3. Click the “fx” icon below the layer dialog box (or right-click layer) then choose Gradient Overlay. From the box that appears, click the Gradient (black-to-white) option which will then lead you to the Gradient Selector box. Select that multi-colored gradient. The Gradient Overlay box will look like the one below now.

And the black-and-white fiber that we’ve created earlier would now become like this on your window:

For now, we’re done with the color material that we will use. It’s time to paste it onto our target parts.

Select, Copy, and Paste Gradient

Throughout, we will be doing the same process in selecting, copying, and pasting the created gradient, as said earlier. Plus, of course, a use of the Layer Styles and Opacity. How is it done, we’ll proceed :

1. Select the gradient we’ve created (Select>All), copy (Edit>Copy);

2. Go back to the photo layer, then paste the gradient (Edit>Paste) over the lips.The lips are covered by now and can’t be seen. Set the Opacity to 50% (or lesser) so we can do the next – selecting the lips to be colored.

3. Grab the Pen Tool (from the Tool Box) and select the lips. When done, right-click mouse and click “Make Selection”.

4. Go to Select>Inverse. This leaves the lips intact when we erase. So, grab the Eraser and erase the selection.

5. Set the layer Mode to Overlay and Opacity to 50%. You can do a little bit of Gaussian Blur (Filter>Blur>Gaussian Blur) to 2px, depending what suites you best. Yay, we’ve finished the lips! One down.

Here is the result for the lips:

6. Next, the eyes… Just follow the procedure above to get the desired result. Do it first with the first eye, then the second.

7. Do the same procedure for the hair as above but only this time, the gradient will fill-in exactly the whole photo. Just the size, because the hair is big, of course.

Almost done here except for the edges that needs to be fixed. To do this grab the Brush tool, set to smooth, and Opacity to about 60%. Brush carefully around the hair edged especially those with excessive colors that doesn’t blend well with the hair color. Blur (Gaussian Blur) a bit to about 1 to 2 pixels to smooth edges and blend well.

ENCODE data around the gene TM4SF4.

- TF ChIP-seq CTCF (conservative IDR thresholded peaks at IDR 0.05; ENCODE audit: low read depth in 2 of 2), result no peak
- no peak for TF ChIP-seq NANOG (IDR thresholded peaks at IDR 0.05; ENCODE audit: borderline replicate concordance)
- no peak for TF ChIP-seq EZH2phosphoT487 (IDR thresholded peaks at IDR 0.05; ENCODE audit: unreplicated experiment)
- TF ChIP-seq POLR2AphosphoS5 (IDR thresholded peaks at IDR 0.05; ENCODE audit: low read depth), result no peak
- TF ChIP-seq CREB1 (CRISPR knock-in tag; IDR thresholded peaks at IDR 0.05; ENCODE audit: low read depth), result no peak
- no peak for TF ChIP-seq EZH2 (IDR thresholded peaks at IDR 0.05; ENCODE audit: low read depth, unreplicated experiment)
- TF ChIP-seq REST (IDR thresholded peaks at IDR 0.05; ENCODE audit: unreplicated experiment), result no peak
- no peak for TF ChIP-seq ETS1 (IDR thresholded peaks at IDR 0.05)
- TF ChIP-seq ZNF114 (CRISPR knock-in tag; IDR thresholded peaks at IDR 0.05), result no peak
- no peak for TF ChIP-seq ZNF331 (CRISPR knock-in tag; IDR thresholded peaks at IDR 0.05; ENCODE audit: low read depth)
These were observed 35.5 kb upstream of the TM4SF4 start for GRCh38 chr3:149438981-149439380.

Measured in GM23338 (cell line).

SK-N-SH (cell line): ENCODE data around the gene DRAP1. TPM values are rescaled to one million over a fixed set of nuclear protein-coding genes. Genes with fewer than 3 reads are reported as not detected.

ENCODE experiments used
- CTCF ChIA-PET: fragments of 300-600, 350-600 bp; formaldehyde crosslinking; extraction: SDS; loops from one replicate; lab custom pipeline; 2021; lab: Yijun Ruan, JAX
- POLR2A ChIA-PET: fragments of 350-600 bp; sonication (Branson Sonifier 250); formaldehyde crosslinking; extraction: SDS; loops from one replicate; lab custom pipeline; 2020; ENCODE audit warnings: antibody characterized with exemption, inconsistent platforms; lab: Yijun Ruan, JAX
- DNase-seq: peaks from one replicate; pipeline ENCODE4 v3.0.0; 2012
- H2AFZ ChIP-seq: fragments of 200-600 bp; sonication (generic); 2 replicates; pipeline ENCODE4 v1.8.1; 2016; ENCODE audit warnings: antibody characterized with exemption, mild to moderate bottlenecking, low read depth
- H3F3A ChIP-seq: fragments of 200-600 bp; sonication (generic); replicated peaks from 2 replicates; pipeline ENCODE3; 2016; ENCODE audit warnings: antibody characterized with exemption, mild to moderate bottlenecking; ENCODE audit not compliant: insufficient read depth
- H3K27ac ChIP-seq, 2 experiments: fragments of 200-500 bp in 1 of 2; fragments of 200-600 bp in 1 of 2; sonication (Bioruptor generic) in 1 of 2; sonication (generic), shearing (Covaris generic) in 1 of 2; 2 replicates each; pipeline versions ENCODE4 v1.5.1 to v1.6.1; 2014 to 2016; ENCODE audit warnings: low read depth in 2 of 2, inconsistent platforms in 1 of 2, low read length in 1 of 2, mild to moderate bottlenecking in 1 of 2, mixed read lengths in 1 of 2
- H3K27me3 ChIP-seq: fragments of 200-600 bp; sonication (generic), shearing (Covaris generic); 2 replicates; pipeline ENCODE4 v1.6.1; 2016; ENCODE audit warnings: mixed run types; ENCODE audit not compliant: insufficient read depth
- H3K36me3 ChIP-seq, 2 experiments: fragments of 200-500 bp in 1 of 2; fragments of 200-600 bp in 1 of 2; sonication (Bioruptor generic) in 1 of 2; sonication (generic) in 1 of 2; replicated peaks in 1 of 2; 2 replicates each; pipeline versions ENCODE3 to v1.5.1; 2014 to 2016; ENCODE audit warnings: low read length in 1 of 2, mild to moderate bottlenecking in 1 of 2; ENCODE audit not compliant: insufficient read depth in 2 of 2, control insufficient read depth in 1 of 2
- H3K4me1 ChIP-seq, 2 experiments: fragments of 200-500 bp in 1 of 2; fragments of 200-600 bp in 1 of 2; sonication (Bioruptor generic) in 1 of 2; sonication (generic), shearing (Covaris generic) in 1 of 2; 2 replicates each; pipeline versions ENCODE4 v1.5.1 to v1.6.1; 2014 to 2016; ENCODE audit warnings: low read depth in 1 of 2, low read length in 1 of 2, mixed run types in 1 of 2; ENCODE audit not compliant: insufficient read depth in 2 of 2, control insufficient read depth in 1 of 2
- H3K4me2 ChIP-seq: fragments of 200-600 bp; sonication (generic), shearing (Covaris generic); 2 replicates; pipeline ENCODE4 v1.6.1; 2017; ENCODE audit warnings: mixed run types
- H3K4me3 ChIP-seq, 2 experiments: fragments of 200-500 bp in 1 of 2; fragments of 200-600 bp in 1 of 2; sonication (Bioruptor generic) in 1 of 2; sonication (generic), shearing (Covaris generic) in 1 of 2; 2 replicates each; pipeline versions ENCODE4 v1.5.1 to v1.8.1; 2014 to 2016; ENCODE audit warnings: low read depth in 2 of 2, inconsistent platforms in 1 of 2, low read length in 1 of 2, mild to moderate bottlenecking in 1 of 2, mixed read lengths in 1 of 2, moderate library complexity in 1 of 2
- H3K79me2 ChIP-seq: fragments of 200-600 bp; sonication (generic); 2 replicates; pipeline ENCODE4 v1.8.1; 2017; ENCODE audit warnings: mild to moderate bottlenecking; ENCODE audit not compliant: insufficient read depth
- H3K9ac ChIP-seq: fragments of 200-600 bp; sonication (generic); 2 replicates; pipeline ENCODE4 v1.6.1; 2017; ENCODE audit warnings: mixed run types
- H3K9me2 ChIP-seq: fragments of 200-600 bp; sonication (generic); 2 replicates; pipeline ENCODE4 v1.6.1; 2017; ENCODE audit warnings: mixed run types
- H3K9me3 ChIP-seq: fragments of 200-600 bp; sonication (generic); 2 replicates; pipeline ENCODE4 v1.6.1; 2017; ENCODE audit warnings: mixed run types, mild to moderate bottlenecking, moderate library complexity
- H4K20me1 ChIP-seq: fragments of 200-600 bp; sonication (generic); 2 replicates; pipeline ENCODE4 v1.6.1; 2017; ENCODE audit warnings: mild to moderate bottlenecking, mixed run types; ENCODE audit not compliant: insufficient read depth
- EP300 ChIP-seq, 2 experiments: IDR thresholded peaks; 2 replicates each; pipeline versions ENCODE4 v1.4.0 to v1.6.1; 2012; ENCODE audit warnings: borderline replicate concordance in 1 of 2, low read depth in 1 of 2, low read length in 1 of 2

And there you have it!

Text Reflection Effect

There have been countless tutorials on how to make a text reflection using Photoshop, but then I would like to share my own way of doing it, nevertheless. So easy, you can do it maybe in 5 minutes depending how fast you deal with it. Let’s start right away then…

This is the image we’re working with, step-by-step:

Step 1 : Create a new document (File>New). You may follow the settings I did below:

Step 2 : Double-click the layer (Background) on the layer dialog box. That would then be changed into an unlocked layer named “Layer 0”.


Step 3 : Fill layer with black (Edit>Fill>Black).

Step 4 : Type text. Grab the text tool (that big T located in the Tools box), choose the font type and size you want, big bold font is preferable. I used Gill Sans MT here.



Hit the check icon located on the top right of your screen to get rid of that line below your text and accepting what you just typed (e.g., “REFLECTION”).

Step 5 : Resize and reposition the text. To do this, go to Edit>Free Transform. Just drag the handler (adjustment points) to enlarge and reposition the text. Hit Enter when done.

Step 6 : Duplicate the text layer. Right-click the active layer (REFLECTION) then select “Duplicate layer…”. You have then your “REFLECTION copy” by now as seen in your layer dialog box.

Step 7 : Flip the text vertically. You can do this by going to Edit>Transform>Flip vertical. You should have the flipped text by now, overlapping the original text. Grab the Move tool then drag down the flipped text while pressing the Shift key. Release mouse when done. You should have something like the one below.

Step 8 : Create layer mask. With the “REFLECTION copy” being the active layer, click the “Add layer mask” icon located below the layer dialog panel (that little square with a white circle in it).
We are doing this to make a fading effect on the flipped text we just created.

Step 9 : Make a gradient. Grab the gradient tool, then select Linear gradient. While holding the Shift key, make a gradient out of your mouse from bottom up to the middle.

This is what it looks like now:

You can stop here actually. Most tutorials end here. Well, for me, I’d like to add a little bit more effect on the text. I don’t want it to be too flat. Let’s apply more layer style to make the text stand out.

Step 10 : Apply layer style. Right-click the existing active layer (“REFLECTION copy”) then select Blending Options. With the Layer Style dialog box in view, check Inner Shadow, then hit Ok.

Step 11 : Apply layer style again. This time, right-click the original text layer (“REFLECTION”), hit Blending Options, then check Inner Shadow again. Just leave the default values as is. Hit Ok.

Finally, this is what it looks like now… and done!